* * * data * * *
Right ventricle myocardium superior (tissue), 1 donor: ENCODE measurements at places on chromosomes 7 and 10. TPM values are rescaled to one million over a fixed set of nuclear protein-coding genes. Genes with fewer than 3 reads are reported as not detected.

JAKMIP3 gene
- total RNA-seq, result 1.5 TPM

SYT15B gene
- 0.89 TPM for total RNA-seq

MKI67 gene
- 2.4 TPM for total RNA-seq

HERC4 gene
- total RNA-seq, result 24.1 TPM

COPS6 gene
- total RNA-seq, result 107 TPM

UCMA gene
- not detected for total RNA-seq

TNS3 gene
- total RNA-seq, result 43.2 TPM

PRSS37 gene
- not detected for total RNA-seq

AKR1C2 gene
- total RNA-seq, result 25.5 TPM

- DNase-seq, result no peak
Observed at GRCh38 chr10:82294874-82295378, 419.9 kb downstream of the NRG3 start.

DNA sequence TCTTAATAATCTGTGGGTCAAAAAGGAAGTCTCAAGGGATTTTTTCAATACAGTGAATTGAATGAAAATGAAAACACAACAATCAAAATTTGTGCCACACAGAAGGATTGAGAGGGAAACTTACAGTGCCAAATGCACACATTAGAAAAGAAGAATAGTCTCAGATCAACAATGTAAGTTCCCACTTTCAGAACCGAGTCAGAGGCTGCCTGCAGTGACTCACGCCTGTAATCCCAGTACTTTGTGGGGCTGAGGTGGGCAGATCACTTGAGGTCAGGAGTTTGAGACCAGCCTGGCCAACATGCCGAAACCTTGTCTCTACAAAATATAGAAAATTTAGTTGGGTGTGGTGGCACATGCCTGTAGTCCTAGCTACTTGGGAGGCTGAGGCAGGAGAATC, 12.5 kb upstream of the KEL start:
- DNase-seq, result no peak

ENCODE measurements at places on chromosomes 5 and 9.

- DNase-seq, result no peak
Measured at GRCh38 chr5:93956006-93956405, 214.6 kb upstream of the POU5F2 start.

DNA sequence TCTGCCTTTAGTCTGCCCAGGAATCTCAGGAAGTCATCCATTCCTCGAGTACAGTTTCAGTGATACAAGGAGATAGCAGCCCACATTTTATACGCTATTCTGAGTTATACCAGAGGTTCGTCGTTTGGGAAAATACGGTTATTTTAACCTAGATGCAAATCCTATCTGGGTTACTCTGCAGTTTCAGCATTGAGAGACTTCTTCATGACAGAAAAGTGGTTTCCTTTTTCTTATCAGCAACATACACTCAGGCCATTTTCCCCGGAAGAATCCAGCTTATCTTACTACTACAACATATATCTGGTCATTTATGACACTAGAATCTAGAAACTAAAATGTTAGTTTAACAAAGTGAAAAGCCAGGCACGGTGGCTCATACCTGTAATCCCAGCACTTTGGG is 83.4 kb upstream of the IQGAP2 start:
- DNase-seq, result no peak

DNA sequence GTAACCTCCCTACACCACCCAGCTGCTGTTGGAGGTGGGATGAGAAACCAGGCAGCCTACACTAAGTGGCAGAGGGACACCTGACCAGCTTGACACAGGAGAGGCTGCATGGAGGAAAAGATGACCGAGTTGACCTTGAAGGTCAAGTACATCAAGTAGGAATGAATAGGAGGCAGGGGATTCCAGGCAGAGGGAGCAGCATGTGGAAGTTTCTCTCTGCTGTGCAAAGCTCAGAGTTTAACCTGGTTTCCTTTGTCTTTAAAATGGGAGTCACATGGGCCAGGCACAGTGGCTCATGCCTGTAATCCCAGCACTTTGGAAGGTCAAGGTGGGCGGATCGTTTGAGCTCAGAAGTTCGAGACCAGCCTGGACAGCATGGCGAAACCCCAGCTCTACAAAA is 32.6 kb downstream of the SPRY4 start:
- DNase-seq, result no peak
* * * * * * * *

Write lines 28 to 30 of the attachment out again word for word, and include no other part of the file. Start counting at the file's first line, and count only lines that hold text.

- DNase-seq, result no peak

DNA sequence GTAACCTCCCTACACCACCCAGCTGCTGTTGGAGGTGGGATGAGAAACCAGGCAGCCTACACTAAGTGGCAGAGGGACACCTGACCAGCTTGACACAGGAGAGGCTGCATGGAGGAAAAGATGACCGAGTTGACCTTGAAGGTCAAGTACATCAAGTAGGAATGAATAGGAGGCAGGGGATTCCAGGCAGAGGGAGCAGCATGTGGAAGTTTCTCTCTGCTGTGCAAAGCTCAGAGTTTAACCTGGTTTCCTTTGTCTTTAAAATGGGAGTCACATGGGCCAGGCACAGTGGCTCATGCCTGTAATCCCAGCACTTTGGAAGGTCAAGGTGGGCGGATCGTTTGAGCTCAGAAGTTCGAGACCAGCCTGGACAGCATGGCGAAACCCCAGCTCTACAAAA is 32.6 kb downstream of the SPRY4 start:
- DNase-seq, result no peak